Chiari Malformation type 1 (CM1) is a pathology characterized by structural defects in the cerebellum and a vast associated symptomatology which can include recurrent headaches, muscle weakness, sleep disorders and, in the most extreme cases, even paralysis. So far, diagnosis is based on an assessment of the patient's neurological history combined with an MRI or CT examination. However, the lack of a uniform and clear symptomatology among patients is so pronounced that an estimated 3.2 million of the patients affected do not show symptoms significant enough to lead to a diagnosis. Increasing diagnostic accuracy would therefore be of crucial importance, given that early diagnosis of Chiari malformation and subsequent surgical treatment can lead to highly improved clinical outcomes. One overlooked element that is thought of as a prime candidate for diagnosing obstructive brain disorders such as Chiari Malformation is brain motion. As the heart contracts and relaxes during the cardiac cycle, periodic variations in arterial blood pressure are transmitted along the vasculature, resulting in relatively localized motions and deformations of the brain, which are very subtle and difficult to see and quantify on traditional cine MRI images. Such motions, however, are expected to follow different spatial and temporal patterns in patients suffering from obstructive brain malformations. We have recently developed a novel method called amplified Magnetic Resonance Imaging (aMRI), which uses a video magnification algorithm to amplify the subtle spatial variations in cardiac-gated brain MRI scans. This approach reveals deformations of the brain parenchyma, and displacements of arteries and CSF due to cardiac pulsatility. We hypothesize that the anatomy of CM1 patients causes an increased cerebellar, spinal cord, and pons motion which cannot be reliably captured with standard imaging methods but can be assessed with our aMRI technique. To test this hypothesis, we propose to extend our aMRI method to to capture and quantitatively track 3D brain motion during the cardiac cycle. We will first validate the 3D-aMRI method with computational phantom models, consisting of deformable solids of varying properties. In parallel, we will test the 3D-aMRI method in a healthy adult population and obtain age and gender specific normal ranges of brain motion in different regions of the brain. Finally, the potential diagnostic value of aMRI will be tested in patients with CM1, where we will compare the aMRI-derived CM1 brain motion data against those of healthy volunteers. aMRI has the potential for widespread clinical use and significant impact since it can amplify and characterize small, often barely perceptible motion and can visualize the biomechanical response of tissues using the heartbeat as an endogenous mechanical driver. Further development of this method could enable earlier diagnosis and intervention of brain pathologies other than CM1 such as traumatic brain injury, hydrocephalus, Alzheimer's disease, and other neurodegenerative diseases; may remove the need for unnecessary invasive brain surgery; and may provide a reliable method to monitor progress following therapeutic intervention.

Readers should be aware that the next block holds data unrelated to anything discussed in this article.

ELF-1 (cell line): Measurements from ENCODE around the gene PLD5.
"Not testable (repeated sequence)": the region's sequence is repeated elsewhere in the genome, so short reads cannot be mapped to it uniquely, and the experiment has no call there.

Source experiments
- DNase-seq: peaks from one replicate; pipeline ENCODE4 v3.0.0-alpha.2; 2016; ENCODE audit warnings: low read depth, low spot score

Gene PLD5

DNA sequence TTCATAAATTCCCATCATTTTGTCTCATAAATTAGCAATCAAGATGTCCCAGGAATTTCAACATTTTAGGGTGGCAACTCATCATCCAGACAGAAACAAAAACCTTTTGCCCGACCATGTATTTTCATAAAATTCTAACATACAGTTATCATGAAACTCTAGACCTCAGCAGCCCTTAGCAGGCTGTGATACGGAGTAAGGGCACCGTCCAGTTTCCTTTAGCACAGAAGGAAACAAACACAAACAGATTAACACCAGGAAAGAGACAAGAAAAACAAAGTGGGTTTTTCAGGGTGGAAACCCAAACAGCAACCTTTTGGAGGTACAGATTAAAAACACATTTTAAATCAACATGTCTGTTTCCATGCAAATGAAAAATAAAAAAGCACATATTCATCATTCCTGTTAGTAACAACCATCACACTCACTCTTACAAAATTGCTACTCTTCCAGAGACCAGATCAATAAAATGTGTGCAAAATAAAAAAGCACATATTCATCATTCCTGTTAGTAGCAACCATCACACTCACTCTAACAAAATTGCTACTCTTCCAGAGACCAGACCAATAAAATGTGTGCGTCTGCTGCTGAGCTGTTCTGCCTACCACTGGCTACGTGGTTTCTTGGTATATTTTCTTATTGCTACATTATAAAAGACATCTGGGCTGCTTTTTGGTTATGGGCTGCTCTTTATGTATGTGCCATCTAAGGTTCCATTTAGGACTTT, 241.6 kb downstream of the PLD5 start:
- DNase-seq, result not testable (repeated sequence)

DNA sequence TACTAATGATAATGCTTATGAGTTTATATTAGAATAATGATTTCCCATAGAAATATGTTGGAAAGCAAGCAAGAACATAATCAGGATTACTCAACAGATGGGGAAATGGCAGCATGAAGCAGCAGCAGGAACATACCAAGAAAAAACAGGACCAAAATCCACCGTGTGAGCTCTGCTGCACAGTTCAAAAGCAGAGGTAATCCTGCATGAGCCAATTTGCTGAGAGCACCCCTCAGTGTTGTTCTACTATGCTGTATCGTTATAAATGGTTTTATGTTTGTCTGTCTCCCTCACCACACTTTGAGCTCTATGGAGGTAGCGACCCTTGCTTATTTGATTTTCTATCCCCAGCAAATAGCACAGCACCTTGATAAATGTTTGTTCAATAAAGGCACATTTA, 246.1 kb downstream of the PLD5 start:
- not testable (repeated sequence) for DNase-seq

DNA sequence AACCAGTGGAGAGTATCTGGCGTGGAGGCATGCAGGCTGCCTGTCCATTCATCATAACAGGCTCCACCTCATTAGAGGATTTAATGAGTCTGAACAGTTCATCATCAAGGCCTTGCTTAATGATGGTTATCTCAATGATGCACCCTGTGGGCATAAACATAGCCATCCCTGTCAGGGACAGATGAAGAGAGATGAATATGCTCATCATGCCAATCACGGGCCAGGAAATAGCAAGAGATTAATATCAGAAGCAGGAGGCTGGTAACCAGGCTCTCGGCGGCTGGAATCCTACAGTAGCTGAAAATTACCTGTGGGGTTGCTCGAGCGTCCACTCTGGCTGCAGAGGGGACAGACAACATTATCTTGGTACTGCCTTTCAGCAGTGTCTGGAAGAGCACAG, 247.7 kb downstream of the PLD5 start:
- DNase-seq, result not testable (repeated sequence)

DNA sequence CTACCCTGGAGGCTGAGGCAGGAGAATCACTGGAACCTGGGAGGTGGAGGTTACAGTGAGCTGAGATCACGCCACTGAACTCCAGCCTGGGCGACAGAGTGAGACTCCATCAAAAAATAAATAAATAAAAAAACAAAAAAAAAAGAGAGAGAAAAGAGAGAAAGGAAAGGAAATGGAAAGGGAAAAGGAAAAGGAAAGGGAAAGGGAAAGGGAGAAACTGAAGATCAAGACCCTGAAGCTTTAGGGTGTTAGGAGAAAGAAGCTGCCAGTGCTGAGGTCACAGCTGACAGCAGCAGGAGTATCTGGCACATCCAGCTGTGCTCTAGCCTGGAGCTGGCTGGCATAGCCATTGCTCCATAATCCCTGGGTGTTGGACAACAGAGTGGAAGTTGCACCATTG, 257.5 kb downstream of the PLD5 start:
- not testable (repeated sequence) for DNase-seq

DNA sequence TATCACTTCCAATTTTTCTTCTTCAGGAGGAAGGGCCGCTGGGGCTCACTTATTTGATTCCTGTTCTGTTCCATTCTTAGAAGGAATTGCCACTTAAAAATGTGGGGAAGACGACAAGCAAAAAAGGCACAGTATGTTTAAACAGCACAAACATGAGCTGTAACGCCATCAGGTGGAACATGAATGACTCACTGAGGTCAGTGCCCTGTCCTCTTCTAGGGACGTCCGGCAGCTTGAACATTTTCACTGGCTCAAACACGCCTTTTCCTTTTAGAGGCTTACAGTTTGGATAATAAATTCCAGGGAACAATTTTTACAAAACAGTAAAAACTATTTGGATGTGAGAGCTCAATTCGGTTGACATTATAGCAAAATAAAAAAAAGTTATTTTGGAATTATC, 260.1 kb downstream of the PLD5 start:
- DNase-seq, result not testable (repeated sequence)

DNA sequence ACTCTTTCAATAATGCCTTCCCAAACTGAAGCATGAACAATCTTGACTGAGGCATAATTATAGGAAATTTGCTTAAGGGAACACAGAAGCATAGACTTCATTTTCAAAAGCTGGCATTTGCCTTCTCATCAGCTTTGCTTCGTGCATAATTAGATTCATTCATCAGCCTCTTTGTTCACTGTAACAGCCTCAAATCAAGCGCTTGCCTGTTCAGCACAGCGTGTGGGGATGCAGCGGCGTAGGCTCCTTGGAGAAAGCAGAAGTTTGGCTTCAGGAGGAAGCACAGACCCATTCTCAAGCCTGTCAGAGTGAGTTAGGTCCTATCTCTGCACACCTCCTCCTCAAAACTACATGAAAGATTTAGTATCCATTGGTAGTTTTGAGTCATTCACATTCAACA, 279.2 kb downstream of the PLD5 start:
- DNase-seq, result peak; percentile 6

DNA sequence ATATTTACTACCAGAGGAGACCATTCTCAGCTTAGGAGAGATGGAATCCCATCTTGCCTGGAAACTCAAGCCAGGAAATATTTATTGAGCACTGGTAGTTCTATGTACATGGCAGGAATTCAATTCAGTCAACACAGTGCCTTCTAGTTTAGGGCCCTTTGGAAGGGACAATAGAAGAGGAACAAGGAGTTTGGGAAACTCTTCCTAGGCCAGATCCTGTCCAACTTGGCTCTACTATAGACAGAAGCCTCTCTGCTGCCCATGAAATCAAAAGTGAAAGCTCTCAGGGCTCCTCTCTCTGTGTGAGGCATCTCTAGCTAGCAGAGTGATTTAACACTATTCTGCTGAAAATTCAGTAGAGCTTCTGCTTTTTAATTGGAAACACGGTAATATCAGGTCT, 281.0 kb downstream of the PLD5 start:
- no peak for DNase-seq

The proposed research is strongly relevant to public health because of the development of an imaging method, amplified MRI, which will be used for diagnosis of Chiari Malformation I and potentially other neurological diseases in the near future. This will specifically improve the prognosis and diagnosis of Chiari Malformation I, thereby informing surgeons about which patient to operate on or not. The strong interdisciplinary efforts of combining medical imaging and bioengineering to fundamentally improve the detection and treatment of disease is directly relevant to one of the key missions of the NIH.